May 6, 2020
I’ve been doing a lot of thinking on the idea of identity.
IDENTITY: the fact of being who or what a person or thing is.
This makes it sound so simple, so concrete. So that makes me….. Woman? Human? Person? Being? But really aren’t we so much more complex than this?
We are a kaleidoscope of shapes and colors that make up the fact of who we are.
On the surface we are the names we are assigned (Amy), the genders we express (female), the people we choose to love (heterosexual).
We are the color of our hair (blonde), the color of our eyes (blue), and our height and weight (5’4″/125lbs pre-social distancing).
We are the places we’ve lived (Virginian/Buffalonian) and the work we do (massage therapist, entrepreneur).
We are pieces of others identities through our relationships to them (daughter, sister, aunt, wife, friend).
We are the activities we enjoy and the interests we engage in (traveler, singer, writer, crocheter, self-development junkie, wannabe yogi).
We are the positive traits we recognize in ourselves (nurturer, visionary, connector).
We are the negative stories we adopt (procrastinator, perfectionist).
And, sometimes, we are the things that have happened to us (breast cancer survivor).
Why is it though, with this last one, that it can to take such prominence in how we are seen?
We live our lives with all kinds of happenings – occurrences beyond our control – but so many of them lose their hold after a short period of time.
I have lost two dads – no one calls me an orphan. I have been divorced – I have never been called a divorcee that I know of. I was born with a dislocated left hip – no one refers to me as born broken (except my sister, she still finds that one funny).
Why is it that our status associated with breast cancer becomes a badge we wear?
From diagnosis we become a patient. Then if we are lucky to be declared cancer-free we move to survivor. And should it recur? Well then we get to be thrivers.
It’s not that I have a problem with the actual assignment of a status (though the terms themselves is a discussion for another day) but the fact that it seems to be something we don’t get to choose.
No matter how we ourselves approach our relationship with our experience around breast cancer others see us through the lens of SURVIVOR or WARRIOR.
Certainly I suppose the magnitude of such an experience warrants some sort of continued acknowledgement but it seems to have become something beyond what it deserves.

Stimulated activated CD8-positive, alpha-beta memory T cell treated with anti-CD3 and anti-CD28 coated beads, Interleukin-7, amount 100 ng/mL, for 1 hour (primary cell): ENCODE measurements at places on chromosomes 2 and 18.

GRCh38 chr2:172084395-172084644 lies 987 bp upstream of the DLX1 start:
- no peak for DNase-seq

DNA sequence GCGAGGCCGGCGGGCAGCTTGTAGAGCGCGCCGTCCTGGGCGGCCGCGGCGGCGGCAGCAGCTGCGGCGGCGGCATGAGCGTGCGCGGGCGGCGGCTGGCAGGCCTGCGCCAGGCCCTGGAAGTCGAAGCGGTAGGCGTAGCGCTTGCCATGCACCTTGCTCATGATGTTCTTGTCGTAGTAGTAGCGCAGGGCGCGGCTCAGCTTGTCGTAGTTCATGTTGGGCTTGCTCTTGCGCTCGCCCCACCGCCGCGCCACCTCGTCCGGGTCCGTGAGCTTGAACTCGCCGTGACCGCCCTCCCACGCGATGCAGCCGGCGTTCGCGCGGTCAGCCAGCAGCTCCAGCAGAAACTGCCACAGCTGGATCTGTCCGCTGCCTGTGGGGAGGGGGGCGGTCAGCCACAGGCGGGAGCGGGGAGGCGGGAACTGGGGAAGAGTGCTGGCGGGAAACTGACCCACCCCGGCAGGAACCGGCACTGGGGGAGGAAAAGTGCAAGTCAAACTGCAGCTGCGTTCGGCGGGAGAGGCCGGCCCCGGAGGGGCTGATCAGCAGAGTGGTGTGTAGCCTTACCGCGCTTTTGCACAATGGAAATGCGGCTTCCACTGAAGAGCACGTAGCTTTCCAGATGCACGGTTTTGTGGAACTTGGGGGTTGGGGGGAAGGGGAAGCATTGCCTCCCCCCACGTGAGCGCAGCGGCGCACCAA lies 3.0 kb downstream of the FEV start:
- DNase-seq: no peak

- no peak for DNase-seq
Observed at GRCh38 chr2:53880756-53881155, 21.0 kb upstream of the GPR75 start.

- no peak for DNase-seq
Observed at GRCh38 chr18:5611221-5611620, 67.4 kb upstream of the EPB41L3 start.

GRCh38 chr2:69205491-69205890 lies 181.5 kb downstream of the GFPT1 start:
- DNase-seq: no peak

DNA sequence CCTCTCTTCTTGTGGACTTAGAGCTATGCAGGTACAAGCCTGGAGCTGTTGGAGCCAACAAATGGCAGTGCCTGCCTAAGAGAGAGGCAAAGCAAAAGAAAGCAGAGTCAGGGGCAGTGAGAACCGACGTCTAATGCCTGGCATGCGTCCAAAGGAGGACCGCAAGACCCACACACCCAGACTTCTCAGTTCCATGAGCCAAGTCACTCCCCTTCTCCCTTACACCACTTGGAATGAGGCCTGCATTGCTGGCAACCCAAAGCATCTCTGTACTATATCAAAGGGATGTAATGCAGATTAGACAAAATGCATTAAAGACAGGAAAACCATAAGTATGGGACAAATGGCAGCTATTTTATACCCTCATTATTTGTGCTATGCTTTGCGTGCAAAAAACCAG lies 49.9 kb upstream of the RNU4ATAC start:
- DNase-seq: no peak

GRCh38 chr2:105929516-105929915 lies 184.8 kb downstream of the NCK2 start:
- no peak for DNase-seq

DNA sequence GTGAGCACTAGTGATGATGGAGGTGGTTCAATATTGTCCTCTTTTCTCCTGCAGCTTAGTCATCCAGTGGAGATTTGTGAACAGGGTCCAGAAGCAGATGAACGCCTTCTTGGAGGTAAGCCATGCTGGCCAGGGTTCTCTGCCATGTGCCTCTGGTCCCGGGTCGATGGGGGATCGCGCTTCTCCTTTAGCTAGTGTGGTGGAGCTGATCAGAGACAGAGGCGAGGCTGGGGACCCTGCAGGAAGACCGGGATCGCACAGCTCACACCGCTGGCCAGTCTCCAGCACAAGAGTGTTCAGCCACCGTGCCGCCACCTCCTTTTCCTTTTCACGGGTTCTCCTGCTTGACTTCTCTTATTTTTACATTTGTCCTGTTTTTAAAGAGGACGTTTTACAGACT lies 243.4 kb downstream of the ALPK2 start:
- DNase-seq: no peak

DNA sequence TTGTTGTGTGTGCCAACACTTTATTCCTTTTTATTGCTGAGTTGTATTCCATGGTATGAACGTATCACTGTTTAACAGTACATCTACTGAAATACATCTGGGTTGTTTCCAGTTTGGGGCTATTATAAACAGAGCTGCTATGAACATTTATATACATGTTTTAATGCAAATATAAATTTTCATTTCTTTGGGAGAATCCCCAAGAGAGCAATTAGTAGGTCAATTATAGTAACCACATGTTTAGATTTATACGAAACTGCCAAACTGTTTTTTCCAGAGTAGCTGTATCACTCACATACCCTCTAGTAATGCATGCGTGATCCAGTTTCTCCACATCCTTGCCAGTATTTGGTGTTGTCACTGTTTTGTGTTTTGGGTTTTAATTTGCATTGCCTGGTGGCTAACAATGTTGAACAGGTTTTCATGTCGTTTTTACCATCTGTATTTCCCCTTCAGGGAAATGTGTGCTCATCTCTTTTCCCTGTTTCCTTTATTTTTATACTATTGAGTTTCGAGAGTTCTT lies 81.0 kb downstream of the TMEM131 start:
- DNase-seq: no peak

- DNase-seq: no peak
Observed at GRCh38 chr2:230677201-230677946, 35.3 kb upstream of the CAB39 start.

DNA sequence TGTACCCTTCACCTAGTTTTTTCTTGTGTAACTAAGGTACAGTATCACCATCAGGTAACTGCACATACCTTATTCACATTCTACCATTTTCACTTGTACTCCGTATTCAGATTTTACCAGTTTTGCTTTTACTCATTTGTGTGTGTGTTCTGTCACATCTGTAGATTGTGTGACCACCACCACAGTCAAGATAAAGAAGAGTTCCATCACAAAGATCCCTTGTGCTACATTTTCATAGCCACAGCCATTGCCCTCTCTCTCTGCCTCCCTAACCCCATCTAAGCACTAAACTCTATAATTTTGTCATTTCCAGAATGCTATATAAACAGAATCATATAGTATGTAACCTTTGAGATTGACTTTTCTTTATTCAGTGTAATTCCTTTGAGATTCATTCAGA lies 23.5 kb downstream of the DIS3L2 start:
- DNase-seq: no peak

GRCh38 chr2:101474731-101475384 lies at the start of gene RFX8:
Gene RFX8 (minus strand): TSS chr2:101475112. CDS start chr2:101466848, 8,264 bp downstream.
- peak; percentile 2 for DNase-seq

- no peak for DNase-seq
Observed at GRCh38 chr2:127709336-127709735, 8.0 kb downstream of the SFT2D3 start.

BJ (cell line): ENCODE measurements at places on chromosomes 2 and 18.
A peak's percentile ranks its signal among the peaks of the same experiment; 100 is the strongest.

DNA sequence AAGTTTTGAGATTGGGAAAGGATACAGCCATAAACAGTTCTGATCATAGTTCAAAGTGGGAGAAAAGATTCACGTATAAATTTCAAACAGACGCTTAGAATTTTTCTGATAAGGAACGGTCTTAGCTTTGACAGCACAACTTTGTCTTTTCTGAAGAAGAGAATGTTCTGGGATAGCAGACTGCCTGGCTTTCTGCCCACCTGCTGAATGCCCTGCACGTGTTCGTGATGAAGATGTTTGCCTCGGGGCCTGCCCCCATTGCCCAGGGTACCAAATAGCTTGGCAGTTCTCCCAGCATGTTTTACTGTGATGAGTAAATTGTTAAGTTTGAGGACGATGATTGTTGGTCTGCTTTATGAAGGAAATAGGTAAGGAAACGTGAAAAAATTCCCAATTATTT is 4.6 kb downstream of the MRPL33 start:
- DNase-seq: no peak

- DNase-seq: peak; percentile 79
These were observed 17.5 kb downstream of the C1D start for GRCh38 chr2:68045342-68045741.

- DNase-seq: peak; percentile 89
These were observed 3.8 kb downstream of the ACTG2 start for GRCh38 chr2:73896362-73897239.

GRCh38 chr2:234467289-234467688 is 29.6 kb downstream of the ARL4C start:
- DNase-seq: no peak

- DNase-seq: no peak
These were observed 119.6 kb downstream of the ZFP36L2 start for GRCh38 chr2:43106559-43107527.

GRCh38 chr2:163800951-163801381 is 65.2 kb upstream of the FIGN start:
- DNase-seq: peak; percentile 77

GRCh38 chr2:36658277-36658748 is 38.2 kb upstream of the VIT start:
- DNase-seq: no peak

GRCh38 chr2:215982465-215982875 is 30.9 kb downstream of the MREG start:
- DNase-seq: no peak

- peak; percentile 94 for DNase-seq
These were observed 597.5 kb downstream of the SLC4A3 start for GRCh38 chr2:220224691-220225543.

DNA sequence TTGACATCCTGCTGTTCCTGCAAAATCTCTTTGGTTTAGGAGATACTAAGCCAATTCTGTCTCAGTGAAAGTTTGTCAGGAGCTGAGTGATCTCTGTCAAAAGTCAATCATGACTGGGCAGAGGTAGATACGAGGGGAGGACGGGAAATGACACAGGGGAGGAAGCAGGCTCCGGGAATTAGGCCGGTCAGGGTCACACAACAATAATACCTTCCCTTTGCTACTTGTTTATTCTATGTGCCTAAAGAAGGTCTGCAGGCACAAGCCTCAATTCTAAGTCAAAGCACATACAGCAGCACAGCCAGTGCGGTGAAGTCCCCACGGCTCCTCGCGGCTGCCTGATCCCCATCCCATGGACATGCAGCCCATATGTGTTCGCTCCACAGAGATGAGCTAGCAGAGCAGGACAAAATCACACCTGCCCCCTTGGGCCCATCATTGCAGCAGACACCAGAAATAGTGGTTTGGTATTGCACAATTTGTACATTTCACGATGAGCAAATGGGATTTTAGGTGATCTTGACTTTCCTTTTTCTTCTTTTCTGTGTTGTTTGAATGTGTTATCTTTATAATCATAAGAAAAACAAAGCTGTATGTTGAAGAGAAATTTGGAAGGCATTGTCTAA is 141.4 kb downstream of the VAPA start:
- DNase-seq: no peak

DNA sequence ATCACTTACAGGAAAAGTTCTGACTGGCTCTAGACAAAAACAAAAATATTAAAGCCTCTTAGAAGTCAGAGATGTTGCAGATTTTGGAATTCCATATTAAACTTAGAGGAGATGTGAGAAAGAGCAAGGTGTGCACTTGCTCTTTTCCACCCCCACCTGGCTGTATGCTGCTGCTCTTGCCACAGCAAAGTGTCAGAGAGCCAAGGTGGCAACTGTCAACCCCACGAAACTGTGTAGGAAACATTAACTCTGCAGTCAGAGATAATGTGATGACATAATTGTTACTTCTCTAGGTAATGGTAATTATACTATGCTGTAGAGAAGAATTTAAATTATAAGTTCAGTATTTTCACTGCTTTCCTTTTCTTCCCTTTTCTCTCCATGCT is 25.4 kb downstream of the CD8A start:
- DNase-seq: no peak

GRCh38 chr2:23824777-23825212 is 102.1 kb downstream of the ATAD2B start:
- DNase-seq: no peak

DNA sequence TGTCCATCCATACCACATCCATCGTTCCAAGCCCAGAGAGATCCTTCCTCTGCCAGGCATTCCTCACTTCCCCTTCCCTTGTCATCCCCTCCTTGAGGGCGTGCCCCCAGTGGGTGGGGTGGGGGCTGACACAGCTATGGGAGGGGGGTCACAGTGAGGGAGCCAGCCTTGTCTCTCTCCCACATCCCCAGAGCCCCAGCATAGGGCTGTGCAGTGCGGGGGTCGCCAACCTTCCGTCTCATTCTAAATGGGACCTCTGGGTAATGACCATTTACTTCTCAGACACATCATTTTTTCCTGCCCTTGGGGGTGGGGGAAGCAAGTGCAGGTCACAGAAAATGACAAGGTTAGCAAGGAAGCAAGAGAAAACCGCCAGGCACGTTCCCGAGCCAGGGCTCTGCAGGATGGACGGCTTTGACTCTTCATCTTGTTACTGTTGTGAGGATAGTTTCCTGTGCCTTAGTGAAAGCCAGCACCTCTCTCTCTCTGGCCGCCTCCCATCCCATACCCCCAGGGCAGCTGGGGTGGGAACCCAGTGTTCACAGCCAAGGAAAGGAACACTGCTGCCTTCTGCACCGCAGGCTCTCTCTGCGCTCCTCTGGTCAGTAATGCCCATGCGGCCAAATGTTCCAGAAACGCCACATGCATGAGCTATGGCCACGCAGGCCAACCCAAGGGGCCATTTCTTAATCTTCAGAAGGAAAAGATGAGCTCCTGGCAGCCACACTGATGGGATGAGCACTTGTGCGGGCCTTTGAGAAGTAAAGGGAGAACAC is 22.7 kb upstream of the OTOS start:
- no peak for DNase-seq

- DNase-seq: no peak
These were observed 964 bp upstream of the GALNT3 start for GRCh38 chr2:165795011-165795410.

What about the WOMEN we are FIRST?
In the world of breast cancer we often forget to focus on the individual behind the disease.
During diagnosis and treatment the doctors and nurses see us as names on a chart, counts in our bloodwork, margins, surgery and prognosis rates.
Afterwards in the support groups we join we introduce ourselves by our diagnosis and treatment regimen: Hi I’m Amy, Dx IDC Stage 1 2017, BMX with immediate implant recon and BSO followed by 8 rounds of dose dense blah blah blah…
And to the outside world? We are a pink ribbon wearing pink boxing gloves, wrapped in a pink cape cheerily kicking cancer’s ass. Or worse, we’re victims.
So how do we change this?
We start with ourselves. We focus on the WOMAN first. We remember and let ourselves sink into all of the pieces of ourselves that have nothing to do with cancer.
And the pieces that have been unfortunately impacted? We learn to love and accept them and fold them into the rest of us.
Our bodies that are different than they were before can still be beautiful and still be loved.
The anxiety that whispers in our ear? We can quiet its voice.
The pink ribbon we are assigned on the day we are diagnosed? We can choose how often we wear it.
Let’s start with each other. Let’s start now.
Amy Hartl is a woman living with a breast cancer history and a mutated BRCA1 gene. She has built a career helping women come back to their bodies and their sense of self through the power of human connection. As We Are Now LLC is her latest effort at helping women recover, reconnect, and reclaim their bodies after breast cancer. She also loves to crochet even though she doesn’t know how to follow a pattern and she’s only known how to do one stitch for roughly 30 years. She thinks the Beatles got it wrong because really happiness is a “warm bum” and she uses her car seat warmers all year round.
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